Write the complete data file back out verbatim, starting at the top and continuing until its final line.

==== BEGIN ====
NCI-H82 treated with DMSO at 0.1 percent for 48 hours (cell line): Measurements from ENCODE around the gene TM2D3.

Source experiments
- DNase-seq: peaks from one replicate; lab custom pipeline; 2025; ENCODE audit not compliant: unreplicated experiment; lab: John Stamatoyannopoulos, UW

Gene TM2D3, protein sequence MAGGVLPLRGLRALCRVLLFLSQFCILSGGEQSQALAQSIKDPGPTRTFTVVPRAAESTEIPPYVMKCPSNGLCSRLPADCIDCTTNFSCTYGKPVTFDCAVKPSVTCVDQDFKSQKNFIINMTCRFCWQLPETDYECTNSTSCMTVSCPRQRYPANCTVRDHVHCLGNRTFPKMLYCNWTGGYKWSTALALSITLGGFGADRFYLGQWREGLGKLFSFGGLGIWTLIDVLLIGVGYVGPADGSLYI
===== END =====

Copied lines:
NCI-H82 treated with DMSO at 0.1 percent for 48 hours (cell line): Measurements from ENCODE around the gene TM2D3.

Source experiments
- DNase-seq: peaks from one replicate; lab custom pipeline; 2025; ENCODE audit not compliant: unreplicated experiment; lab: John Stamatoyannopoulos, UW

Gene TM2D3, protein sequence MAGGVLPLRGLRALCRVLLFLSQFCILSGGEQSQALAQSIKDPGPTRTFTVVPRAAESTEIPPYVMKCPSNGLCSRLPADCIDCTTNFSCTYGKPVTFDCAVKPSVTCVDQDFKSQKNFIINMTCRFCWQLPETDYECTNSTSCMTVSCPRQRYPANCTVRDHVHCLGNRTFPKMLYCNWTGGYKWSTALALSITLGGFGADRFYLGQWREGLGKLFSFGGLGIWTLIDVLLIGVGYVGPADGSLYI